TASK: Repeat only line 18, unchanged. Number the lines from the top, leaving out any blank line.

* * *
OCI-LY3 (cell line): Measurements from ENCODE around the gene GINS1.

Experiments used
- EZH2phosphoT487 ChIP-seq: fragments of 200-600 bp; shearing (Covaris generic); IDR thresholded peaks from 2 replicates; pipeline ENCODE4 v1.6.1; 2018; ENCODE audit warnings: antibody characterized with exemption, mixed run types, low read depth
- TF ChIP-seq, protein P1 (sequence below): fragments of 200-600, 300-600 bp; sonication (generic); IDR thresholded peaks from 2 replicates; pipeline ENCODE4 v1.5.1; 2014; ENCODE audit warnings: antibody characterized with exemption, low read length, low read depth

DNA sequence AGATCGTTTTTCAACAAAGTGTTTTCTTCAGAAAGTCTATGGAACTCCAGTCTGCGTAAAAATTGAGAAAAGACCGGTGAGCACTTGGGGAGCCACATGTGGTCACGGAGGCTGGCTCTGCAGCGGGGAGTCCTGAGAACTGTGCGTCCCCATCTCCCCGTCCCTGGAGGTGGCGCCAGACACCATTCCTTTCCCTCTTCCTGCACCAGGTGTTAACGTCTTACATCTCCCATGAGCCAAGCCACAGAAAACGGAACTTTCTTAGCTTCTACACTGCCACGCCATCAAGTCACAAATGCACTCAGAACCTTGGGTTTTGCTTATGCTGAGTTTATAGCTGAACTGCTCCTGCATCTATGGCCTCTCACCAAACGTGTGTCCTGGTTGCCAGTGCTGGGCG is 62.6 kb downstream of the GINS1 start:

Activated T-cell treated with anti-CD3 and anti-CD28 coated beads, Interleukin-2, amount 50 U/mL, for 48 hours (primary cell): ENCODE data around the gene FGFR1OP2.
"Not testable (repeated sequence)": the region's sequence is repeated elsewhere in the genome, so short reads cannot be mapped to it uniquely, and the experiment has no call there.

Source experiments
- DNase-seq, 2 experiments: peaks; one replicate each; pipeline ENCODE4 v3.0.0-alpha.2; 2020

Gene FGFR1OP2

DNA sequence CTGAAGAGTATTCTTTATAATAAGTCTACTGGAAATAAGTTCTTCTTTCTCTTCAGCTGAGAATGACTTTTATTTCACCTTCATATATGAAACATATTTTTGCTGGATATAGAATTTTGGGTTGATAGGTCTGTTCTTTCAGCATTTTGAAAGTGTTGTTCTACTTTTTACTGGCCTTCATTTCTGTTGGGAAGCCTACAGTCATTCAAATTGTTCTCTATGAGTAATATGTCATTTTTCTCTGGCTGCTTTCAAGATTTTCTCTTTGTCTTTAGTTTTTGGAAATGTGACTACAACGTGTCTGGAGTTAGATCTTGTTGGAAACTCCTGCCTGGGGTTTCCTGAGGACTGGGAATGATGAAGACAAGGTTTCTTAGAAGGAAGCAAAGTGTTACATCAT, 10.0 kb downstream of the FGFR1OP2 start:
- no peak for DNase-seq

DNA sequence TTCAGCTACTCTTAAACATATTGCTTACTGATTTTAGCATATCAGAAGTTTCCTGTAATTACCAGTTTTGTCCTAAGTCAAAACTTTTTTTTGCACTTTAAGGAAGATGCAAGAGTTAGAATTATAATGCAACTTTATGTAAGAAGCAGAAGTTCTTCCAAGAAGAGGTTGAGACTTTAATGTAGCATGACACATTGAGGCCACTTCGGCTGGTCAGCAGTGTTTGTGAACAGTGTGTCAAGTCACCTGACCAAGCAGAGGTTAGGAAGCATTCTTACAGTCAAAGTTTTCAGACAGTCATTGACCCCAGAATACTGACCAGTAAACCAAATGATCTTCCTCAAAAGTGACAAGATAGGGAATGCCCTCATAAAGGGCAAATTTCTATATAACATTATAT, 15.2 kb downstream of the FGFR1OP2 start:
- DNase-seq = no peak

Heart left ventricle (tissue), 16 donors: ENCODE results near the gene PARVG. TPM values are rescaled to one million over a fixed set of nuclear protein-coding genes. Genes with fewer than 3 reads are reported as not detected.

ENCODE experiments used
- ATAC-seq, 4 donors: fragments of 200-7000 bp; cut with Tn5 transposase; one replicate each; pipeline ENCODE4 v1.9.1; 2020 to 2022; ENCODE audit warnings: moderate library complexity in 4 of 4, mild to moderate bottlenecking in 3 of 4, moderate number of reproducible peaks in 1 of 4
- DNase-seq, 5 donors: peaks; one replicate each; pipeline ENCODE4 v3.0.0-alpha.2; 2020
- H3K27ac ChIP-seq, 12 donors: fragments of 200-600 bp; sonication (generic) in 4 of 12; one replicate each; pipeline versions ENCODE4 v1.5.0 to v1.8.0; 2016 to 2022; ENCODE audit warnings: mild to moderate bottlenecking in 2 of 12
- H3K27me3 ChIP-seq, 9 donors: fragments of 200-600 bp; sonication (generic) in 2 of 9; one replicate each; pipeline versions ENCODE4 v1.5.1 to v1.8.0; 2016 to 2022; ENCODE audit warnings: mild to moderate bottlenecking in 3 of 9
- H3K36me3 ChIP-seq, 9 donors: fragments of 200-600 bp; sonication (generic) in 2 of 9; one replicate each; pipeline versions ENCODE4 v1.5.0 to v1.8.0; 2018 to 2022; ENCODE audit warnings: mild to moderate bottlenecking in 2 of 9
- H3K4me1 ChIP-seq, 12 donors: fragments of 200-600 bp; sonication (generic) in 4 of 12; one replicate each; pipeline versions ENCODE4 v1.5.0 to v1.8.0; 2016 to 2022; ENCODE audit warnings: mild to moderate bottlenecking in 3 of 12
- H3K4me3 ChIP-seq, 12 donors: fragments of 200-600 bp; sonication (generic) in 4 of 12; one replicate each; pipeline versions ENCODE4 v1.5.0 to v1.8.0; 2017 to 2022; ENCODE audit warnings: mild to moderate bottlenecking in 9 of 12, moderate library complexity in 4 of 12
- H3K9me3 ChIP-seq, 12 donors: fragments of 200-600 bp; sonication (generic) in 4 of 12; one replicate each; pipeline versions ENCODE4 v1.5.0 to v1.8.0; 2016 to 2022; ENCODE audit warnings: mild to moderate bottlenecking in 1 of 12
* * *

- DNase-seq, 5 donors: peaks; one replicate each; pipeline ENCODE4 v3.0.0-alpha.2; 2020